There's an obvious illogic in efforts to use disclosure to shareholders as a way to stop things that politicians dislike. Shareholders love things that politicians dislike. Conflict diamonds? Oh, sure. Giant executive paychecks? Why not. In fact, the last time regulators tried to shame companies out of paying their chief executive officers too much -- by requiring them to disclose how their pay compared to that of their peers -- they ended up driving up executive pay. Why would any company want an average CEO? Everyone has to get top-quartile pay.
Now the SEC proposed a rule requiring every company to disclose the ratio between what it pays its CEO and what it pays its median worker. I predict this will not lead to a massive groundswell of shareholder anger. Shareholders are not generally in it for the workers. If your company pays its CEO 1,000 times what it pays its average worker, and your competitor pays its CEO 2,000 times what it pays its average worker, guess you'd better give your CEO a raise. You don't want him underpaid compared to his peers.*
I confess I don't entirely understand the level of emotion invested in this rule. It was "vilified [vilified!] by the agency's two Republican members, who called it a political sop for left-leaning interest groups," which it is, though it's not much of a sop since it's just a disclosure rule and it's not like companies otherwise evince any notable shame when disclosing executive pay.**
On the other hand, the main objection to the rule seems to be that it will be difficult to calculate the median worker's pay, which is a somewhat absurd objection. You are a public company. You have professional accountants. You probably keep track of how much you pay people. Like, on a computer even. How hard can it possibly be to compute a median? Excel actually has a function that will do that, =MEDIAN(), it will take you like two seconds, I have faith in you. If you are having real trouble keeping track of how much your employees are paid, you might have bigger problems than this rule.***
Actually the more interesting part of this rule may be not that it requires companies to disclose the CEO-to-median-worker pay ratio, but that it requires them to disclose the denominator of that ratio. My colleague Jonathan Weil wrote a couple of weeks ago about the odd fact that many companies disclose pay only for their top five executives, with little information about how much they pay the rest of their workers. Labor costs for many companies are now unlabeled and split up confusingly among different expense and asset accounts on the financial statements. Disclosing median pay is not the same as disclosing total (or, equivalently, average) employee compensation, but it's a decent approximation for a lot of companies. And knowing how much companies pay their workers probably is useful for investors.
And for companies that do disclose total (and, thus, average) pay, like the big investment banks, adding disclosure of median pay will help create a picture of what the pay distribution looks like, which if nothing else is of voyeuristic interest. Having a sense of how much companies pay their employees, and how much or little disparity there is among those pay packages, is actually pretty interesting. Probably more interesting than just another data point on how much they overpay their CEOs.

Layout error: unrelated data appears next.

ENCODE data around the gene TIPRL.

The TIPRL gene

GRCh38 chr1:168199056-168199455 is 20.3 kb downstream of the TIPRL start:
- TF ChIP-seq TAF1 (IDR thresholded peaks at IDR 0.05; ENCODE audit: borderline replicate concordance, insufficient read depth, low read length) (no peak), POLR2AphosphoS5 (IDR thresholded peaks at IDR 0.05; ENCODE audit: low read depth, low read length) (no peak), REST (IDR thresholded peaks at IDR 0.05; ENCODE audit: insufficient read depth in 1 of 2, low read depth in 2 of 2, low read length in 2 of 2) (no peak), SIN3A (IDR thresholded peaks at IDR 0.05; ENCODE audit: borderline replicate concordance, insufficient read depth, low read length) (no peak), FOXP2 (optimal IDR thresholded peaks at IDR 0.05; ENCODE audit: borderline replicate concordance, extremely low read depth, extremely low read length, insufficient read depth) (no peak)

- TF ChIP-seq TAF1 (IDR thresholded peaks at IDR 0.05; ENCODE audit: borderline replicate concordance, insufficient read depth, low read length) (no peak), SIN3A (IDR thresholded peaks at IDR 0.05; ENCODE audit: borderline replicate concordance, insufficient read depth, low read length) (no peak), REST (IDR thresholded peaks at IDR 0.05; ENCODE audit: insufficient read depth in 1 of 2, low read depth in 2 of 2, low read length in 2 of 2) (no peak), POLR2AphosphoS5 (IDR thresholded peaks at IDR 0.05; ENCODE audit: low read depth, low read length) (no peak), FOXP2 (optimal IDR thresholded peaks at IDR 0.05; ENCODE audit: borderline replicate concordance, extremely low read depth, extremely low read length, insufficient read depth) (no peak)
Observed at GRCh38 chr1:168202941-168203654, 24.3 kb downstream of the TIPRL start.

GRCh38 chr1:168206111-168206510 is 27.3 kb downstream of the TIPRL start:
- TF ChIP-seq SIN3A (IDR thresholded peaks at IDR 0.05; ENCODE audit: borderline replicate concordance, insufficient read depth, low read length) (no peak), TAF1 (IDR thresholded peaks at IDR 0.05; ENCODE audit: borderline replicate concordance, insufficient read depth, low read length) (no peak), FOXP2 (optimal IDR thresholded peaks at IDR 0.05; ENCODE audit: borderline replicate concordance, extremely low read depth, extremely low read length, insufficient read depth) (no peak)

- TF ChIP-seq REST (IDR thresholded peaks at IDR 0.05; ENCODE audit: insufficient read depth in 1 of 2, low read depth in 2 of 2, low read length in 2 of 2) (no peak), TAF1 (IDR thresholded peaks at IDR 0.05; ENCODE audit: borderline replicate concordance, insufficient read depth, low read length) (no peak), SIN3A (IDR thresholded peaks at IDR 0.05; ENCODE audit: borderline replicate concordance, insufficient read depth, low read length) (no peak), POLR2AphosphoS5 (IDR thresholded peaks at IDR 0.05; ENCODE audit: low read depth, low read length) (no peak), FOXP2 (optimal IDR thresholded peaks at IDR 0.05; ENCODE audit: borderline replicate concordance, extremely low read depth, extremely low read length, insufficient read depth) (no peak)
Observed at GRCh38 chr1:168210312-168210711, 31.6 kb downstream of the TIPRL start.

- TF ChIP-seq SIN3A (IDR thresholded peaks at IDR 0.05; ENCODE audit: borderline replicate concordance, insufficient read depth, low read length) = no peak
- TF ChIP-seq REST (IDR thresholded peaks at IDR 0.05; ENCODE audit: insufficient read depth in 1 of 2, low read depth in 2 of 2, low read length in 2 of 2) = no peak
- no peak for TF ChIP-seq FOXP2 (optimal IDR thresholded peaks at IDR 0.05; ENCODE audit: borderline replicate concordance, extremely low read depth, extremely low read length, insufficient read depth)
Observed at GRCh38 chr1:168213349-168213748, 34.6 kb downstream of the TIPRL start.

* Incidentally, this rule is on its face about CEO/worker pay disparity, but it can obviously be used to get at other things too. For instance the rule "doesn't allow companies to exclude part-time workers or employees based in foreign countries from the calculation." So two similar companies with similarly paid CEOs will have different ratios if one employs only full-time American workers and the other offshores most of its labor to a low-cost foreign country.
Good, politicians and union leaders might say: That'll shame the company with a higher ratio into employing more Americans. Welllllllllllll. Remember that the main readers of these disclosures, and the people most likely to act on them, are shareholders . The shareholders like cheap labor. This rule might shame the company with the lower ratio (and higher average-employee costs) into offshoring more jobs.
Same with unions, etc. Where Gawker sees "acceptable" pay disparities, shareholders might see overpaid unionized employees.
** I mean: if you pay your CEO $40 million, that's a lot. You know it's a lot, shareholders know it's a lot, everyone knows it's a lot. The point of this rule is in part to find comparisons to make clear how much of a lot it is, which, fine, but you already know it's a lot. A compromise, easier to calculate rule could be like, instead of making companies disclose how many median workers' salaries one CEO salary could pay, you make them disclose how many swimming pools you could fill with $1 bills on the CEO's salary, or like how many times those dollar bills would go around the globe if you laid them end to end, or some other unhelpful but popular comparison.
*** I'm sure this is overstated and unfair, tell us about it in the comments, but, really, come on. You make your widgets and then you fly them all over the world and sell them in different places and for different prices and you keep track of inventory and cost of goods sold and it all feeds into your financial statements, you can't do that with your payroll? It seems pretty silly.
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Matthew S Levine at firstname.lastname@example.org